Maggie Lind: Always good to be careful, but they sound like they could be really impactful to the consumer. So let’s talk a little bit about the difference and the impacts of what’s happening in the US versus Canada and how what they’re doing there impacts the decision-making process for mortgages here in Canada. So yesterday the Fed increased their rates by 25 points, indicating that they were getting to the end of their increases. Do you think they would have increased it more or less had they not just had those two bank failures recently? And as a second question, how does it directly impact what we do here as a result?

Samantha Comito: So prior to the Silicon Valley Bank collapse, it was being priced in that the Feds would have raised the rates probably by 0.5%. It was 50/50 on whether they go 0.25% or 0.5%. Then, of course, SVB happened and the statistic changed. A small percentage suggested there would be no increase whatsoever, but the majority were saying it’s likely going to be 0.25%, and so that’s exactly what we saw play out.

How it impacts us? I mean, they’re our biggest trading partner. There definitely is an impact, and if they increase the rate there’s an impact on our currency if we keep ours as is. Interestingly enough, prior to SVB happening we were actually preparing for rates to increase here. Our team, we were looking at our book, updating our clients and saying “you have this rate held until a certain date”, so if there were increases, there might be a signal to them to get in a little sooner. SVB happened, and it was like music to our ears in a way, because rates kind of came tumbling a bit, and that helped our clients. So there is a correlation, and there is an impact. If the Feds do stay as is, that’s good for us, because it could signal that we’ll stay as is.

Canadians are quite indebted, and increasing the rate for us has more of an impact than it does in the US, as the US is not as indebted as we are. Their mortgage terms are longer. So even those who are coming up for renewal in the US aren’t necessarily getting this impact of the rate because their renewal terms are 25 or 30 years, so that plays into it. They put in some stringent measures during the financial crisis of 2008, which created a situation where they couldn’t be as indebted as they want to be. That’s why we’re not seeing inflation drop as quickly, or the numbers go in the direction that we really want to see them go. Whereas here, we’re seeing that because we are so indebted, seeing the numbers overall, month over month, indicate what we want it to be. Where we want it to be is that things are getting better, and we’re moving in the right direction. I think that’s really important to note and it’ll be interesting to see how it all unfolds.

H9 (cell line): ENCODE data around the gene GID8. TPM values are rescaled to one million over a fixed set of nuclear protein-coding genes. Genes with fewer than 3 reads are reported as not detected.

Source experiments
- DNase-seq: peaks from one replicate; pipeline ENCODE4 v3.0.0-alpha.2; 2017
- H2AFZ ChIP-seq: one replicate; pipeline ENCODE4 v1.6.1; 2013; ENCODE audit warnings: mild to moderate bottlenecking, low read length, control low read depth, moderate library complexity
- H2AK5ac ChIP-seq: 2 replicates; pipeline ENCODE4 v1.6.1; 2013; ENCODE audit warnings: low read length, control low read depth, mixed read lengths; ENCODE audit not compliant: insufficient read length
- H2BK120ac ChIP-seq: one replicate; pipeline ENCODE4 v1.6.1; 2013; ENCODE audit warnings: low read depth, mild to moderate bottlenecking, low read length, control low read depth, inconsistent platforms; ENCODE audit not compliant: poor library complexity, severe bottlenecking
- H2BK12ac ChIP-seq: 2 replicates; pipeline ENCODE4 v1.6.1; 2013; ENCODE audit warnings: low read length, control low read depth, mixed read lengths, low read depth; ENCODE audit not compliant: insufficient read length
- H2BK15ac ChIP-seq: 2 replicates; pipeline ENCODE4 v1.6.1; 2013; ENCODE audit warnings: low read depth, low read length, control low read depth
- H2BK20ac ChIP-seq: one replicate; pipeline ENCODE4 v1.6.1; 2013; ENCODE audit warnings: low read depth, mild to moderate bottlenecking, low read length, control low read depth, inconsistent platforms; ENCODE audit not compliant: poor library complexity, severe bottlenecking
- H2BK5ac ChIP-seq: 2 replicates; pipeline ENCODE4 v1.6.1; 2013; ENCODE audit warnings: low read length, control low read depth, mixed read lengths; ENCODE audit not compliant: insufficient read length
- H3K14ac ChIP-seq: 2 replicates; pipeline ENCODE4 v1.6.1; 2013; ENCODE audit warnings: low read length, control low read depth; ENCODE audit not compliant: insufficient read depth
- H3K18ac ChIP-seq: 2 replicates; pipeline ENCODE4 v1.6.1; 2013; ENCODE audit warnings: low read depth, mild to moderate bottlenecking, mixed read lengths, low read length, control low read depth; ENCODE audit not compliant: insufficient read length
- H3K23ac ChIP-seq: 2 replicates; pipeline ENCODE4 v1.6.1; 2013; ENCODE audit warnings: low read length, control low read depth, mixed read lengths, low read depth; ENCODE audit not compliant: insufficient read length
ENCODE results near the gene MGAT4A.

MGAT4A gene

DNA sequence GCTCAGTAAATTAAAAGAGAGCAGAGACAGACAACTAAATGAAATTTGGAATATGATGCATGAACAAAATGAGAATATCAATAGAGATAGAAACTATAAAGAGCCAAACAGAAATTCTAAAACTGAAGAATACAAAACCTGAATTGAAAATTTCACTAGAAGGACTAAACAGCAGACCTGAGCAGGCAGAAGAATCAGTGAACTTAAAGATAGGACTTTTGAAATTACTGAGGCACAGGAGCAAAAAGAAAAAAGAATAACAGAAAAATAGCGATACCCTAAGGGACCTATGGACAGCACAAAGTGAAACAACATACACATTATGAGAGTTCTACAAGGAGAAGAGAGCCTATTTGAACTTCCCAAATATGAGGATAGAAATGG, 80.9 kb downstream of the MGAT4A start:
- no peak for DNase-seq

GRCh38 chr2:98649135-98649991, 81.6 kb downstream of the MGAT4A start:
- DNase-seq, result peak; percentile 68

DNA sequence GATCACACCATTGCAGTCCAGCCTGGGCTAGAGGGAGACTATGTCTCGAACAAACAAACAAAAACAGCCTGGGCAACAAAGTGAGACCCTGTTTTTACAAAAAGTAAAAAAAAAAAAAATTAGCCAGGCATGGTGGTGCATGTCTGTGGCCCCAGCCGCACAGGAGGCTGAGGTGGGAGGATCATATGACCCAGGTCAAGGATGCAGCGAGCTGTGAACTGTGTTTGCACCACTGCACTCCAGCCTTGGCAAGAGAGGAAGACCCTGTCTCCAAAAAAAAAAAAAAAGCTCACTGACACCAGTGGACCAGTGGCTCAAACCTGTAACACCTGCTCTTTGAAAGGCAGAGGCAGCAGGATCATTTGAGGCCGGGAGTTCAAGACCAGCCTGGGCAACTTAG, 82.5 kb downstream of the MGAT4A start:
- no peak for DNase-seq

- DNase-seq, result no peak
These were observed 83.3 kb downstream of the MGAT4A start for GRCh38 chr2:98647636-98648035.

Maggie Lind: How do you start your day? Do you have to read all the news immediately when you wake up because it seems like everything is so volatile every day that it can change at a moment’s notice. How do you stay on top of it all?

Samantha Comito: I know, it’s crazy. One thing that I have to say is that at Outline we work collaboratively, we collaborate with one another, and that helps because we can share thoughts, ideas, bounce things off one another, and really talk it through. Sometimes it’s just so important to have a sounding board and say: “Hey, I read this, this was my take. Did you read that same article? What was yours?” And then, luckily for us, we have some very intelligent people on our team with every letter behind their name in the alphabet of all these degrees that they have, that can help us kind of distill the information down too. To your point, I start my day, I do read a lot of the information, and then we have a chat within our team that if something is important it gets posted and there’s a lot of commentary, so I read that. We do have team meetings and calls, so we keep each other posted and up-to-date. When SVB happened, we had an urgent meeting right away to get an understanding of all the information. Make sure all of us understood it because we knew that our referral partners were going to call us and would want us to have an understanding. So that’s typically how I start.

Maggie Lind: And to that point I would say, that collaboration from Outline to our team and all of the information that you feed us and what you’re seeing and what you’re anticipating is so helpful for us. Because we’re while we’re not mortgage brokers, we get mortgage questions all the time when we’re out showing houses, when we’re meeting with new clients, so it’s really beneficial for us as well. I can say that every client that we have ever referred to Outline has been incredibly well managed, well-advised, and we’re just thrilled to have such wonderful collaborative mortgage brokers in our Rolodex and so close to us. So thank you so much for your time today. I think this has been incredibly informative, I learned a few things too! We’ll look forward to our next speaker series. Thank you, Samantha.

Samantha Comito: Thank you so much for having us, thank you.

To learn more about the topics discussed in this interview, please reach out to us. We'll be in contact as soon as possible.